In fact, I had actually skimmed that book when it came out and found it to be completely UNscientific and not especially memorable, so I forgot about it.

      I’ll speak up against anti-Semitism where I see it. You don’t scare me.

      (BTW the alt-right was moaning about the bombing of Dresden the other day. Did you attend a ceremony?)


      February 18, 2016 at 8:12 am

  15. I’d vote for Trump but let’s face it, his positions are incoherent. Take the Apple privacy brouhaha. Trump says Apple has to give it up for national security, but if we’d just stop admitting ME’s, Chechens and the like, there’d be no need to crack encrypted cell phones in the first place.

    I Feel I Can Open Up to You

    February 17, 2016 at 5:49 pm

    • So now, I’m incoherent to believe that open borders and black crime are negatives in my life, and that terrorists need IPhone privacy to protect me from hackers. Cause meet effect., but Trump says it better.


      February 17, 2016 at 6:43 pm

  16. Lion,

    You posted recently on fountain pens and I forgot to ask: are there regular stores that sell fountain pens, or are they only found at specialty stores and online?


    February 17, 2016 at 6:16 pm

  17. This is a great point by LOB.

    I grew up with old political science textbooks made in the 1950s, and they all said that the best predictor of peoples’ voting habits was partisan affiliation. In other words, Democrats would vote for Democratic candidates and Republicans would vote for a Republican candidates. Nothing else, not income or demographics or actual beliefs made as much as a difference.

    There were two problems with this concepts. First, for some reason political scientists in those days were uninterested in what made someone a Democrat or Republican in the first place (they still aren’t). This is probably an important political science question and it would be nice if someone would do the research.

    The second problem is that after the Civil Rights Act and the following riots, jump in crime, and affirmative action, this thesis became out of date. Alot of Democrats became “constructive Republicans”, in that they would start voting for Republican candidates while keeping their Democratic affiliation. These tended to be white working class voters and for obvious reasons this was especially noticeable in the South. These voters tended to vote Republican for President, but still voted Democratic in less publicized down-ballot races. This resulted in the Republicans winning five out of six presidential elections between 1968 and 1988, while the Democrats kept control of the House of Representatives and most local government.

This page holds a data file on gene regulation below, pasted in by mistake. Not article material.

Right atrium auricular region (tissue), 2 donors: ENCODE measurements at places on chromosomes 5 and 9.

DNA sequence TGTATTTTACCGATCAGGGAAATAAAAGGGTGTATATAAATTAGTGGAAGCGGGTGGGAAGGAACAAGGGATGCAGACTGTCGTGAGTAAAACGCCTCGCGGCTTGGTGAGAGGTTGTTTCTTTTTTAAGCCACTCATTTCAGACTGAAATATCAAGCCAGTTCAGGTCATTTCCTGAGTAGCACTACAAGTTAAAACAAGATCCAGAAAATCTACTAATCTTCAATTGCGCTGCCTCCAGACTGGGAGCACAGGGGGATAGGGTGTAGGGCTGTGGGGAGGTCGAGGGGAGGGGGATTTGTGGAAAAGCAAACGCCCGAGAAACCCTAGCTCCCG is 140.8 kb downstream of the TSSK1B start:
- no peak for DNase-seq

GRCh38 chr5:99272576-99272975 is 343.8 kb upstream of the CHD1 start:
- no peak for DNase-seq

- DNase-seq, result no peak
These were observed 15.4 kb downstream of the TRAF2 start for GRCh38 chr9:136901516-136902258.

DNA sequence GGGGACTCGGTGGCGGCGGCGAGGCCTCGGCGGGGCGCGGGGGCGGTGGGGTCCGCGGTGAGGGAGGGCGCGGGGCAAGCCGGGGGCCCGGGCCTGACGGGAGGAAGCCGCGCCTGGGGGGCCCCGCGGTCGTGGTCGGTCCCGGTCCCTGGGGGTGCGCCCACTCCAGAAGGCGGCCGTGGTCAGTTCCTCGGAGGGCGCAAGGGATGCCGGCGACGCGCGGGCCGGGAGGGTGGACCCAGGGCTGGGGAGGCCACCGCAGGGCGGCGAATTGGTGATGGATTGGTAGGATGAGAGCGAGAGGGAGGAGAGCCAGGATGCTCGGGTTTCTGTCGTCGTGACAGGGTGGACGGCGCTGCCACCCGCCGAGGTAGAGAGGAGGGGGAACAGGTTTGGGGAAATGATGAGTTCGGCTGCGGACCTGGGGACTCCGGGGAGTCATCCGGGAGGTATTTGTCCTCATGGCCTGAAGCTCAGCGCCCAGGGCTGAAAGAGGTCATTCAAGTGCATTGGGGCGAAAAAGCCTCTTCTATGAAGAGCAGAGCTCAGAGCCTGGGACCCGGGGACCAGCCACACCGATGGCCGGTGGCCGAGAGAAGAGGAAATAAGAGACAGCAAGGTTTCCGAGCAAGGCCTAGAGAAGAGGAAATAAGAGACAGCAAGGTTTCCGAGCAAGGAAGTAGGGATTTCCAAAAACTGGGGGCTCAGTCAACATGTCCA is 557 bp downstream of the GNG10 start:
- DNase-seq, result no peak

There was also a smaller counter-movement of “gypsy moth” educated and socially liberal Republicans towards the Democrats, again first in Presidential contests, which gained critical mass in the 1990s and is the real reason why the Democrats became competitive in presidential races again.

    However, as these voters died off, their children just registered directly as Democrats and Republicans, and partisan affiliation became really important again. Essentially partisan affiliation has always been the main predictor of American voting habits, except for a thirty year period where the two parties essentially swapped most of their core voters between each other.


    February 17, 2016 at 7:50 pm

  18. According to the latest Emerson poll, Trump is absolutely annihilating Cruz amongst Evangelicals.

    If this is true, and I suspect it is, Trump’s problem is not “stupid Christians” but rather “stupid Iowans/Midwesterners”.

    I fucking hate Iowans. They stole Iowa from us. I am worried that the stupid midwesterners will hurt Trump in the midwest. All they care about is abortions and “muh Constitution”.

    We must take away the right to vote in primaries away from stupid Midwesterners! They have ruined America.

    Otis the Sweaty

    February 18, 2016 at 12:09 am

    • OK, OK.

      Lion of the Blogosphere

      February 18, 2016 at 12:18 am

    • We must take away the right to vote in primaries away from stupid Midwesterners! They have ruined America.

      Part of the problem may be that they are “isolated”. Not just in the midwest but in their own social world.

      They don’t have an understanding of the full US in the larger global system.

      Cruz, liar that he is, says he’s not running for “pastor and chief” and yet that is in fact what he is doing.